Why do people say yes?

Why do people buy when they do?

Why are some people more popular than others?

Why are some products more valuable than others?

Why are some people treated differently than others?

These are all good questions for anyone interested in the world around them.

They are especially interesting for big corporations, marketers, and entrepreneurs trying to figure out how their customers think.

The answers to these questions are rooted in human psychology.

And therefore these principles can be used not only by marketers but any person who is interested in understanding the world around them.

Influence: The Psychology of Persuasion by Dr. Robert Cialdini is a brilliant book on the “Psychology of yes”.

Influence: The Psychology of Persuasion

The book goes into detail on this question: “Why do people say yes?”

Dr. Robert Cialdini explains persuasion with 6 main principles.

These principles will arm you with the skills to recognize when these principles are being used against you.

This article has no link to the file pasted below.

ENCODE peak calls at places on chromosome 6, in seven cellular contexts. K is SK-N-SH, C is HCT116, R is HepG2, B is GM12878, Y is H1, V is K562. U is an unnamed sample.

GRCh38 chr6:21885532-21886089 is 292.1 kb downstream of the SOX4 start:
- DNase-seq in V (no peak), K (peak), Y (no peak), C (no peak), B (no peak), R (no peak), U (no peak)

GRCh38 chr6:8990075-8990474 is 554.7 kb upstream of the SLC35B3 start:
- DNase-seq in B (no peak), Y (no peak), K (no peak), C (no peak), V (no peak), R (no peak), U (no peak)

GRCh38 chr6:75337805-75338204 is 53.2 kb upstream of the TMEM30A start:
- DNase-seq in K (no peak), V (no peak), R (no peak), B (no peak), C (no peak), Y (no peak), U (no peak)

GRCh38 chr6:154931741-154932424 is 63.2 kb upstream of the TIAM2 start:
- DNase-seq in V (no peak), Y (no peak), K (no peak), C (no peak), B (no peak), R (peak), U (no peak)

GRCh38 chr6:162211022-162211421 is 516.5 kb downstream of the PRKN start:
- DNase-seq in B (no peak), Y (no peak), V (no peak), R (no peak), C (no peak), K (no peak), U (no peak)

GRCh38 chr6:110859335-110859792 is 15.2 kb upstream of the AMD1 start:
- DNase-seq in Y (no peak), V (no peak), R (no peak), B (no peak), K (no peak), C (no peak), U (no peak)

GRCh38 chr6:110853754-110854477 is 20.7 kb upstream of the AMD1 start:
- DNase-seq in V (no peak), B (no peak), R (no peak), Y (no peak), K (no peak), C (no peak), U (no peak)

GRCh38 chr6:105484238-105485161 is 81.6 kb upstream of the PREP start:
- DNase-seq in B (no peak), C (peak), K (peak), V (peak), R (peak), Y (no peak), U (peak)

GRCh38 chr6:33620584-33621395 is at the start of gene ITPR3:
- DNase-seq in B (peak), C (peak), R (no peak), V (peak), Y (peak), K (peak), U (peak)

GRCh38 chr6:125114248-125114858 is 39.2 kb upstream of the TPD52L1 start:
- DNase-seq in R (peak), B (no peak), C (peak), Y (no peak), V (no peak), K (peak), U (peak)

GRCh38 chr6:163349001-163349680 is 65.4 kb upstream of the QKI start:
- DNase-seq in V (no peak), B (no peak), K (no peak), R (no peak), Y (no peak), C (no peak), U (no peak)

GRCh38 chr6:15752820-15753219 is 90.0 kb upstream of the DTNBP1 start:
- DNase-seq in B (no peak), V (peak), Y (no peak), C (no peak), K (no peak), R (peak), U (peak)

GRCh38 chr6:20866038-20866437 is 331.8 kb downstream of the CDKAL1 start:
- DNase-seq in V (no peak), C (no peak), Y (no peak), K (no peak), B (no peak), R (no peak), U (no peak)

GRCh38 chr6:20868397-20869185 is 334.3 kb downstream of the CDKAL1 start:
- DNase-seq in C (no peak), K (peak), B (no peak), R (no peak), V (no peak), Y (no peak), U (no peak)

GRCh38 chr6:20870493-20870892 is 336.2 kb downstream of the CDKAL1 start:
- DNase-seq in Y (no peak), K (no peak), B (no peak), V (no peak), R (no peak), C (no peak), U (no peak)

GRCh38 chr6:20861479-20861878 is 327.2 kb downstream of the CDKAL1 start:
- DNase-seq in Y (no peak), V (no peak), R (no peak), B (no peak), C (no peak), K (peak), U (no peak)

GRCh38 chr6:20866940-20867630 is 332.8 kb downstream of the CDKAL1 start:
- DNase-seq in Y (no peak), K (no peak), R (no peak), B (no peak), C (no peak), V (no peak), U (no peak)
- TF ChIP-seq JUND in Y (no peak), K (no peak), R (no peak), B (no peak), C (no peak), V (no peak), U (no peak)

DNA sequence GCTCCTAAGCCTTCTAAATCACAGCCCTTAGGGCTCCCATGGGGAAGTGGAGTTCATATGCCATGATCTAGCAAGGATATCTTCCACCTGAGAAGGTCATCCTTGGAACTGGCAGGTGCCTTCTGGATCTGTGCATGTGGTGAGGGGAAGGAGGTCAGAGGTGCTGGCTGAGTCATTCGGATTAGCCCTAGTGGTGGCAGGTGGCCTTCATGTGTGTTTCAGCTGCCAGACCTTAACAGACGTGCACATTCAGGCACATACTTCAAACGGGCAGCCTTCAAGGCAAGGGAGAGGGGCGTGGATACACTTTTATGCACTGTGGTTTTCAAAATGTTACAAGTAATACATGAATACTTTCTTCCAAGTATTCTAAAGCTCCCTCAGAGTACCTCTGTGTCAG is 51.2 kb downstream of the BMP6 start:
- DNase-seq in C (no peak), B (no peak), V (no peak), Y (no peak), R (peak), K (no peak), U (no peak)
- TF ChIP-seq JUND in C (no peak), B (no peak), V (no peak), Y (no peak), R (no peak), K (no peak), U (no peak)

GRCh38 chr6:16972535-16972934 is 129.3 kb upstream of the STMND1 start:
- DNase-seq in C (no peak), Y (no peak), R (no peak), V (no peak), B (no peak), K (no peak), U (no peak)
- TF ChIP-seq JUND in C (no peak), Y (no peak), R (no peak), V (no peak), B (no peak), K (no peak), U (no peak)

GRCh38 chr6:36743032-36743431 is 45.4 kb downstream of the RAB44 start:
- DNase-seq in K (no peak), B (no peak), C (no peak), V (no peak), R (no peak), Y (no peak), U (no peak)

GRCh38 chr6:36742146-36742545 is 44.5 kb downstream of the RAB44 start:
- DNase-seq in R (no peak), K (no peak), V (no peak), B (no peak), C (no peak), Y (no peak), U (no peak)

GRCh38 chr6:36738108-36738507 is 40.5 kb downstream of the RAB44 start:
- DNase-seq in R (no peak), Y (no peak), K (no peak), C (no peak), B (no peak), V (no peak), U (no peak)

And also as a valuable tool for you to use in everyday life.

So let's take a look at the 6 principles:

social proof

(1)Social Proof.

Humans have a natural sheep tenancy. 

That means if many people are doing something then it must be “good”.

That's why a lot of people who you consider to be “smart” sometimes do stupid things. 

They just follow the group.

This powerful principle is the reason why big companies pay celebrities to endorse their products. 

They know that even if it's a mediocre product the heard will follow the lead of the celebrity. 

I mean if the famous guy is doing it then it must be “good”.

This principle is even stronger when the people you are observing are similar to you. 

For example, if your coworkers or friends are doing something then that will have a strong influence on you to follow their lead because of the social proof of their actions. 

This principle goes back to our evolutionary past. 

A long time ago when we were still living in caves we watched others to make sure things are safe. 

For example, if one tribe watched another tribe swim across a crocodile-infested river then the other tribe would follow. 

Social proof…



This principle is very simple.

It simply states that we say yes to requests from people we like and know.

So the question is how do humans like each other in general? 


We tend to like people that we perceive to be similar to us.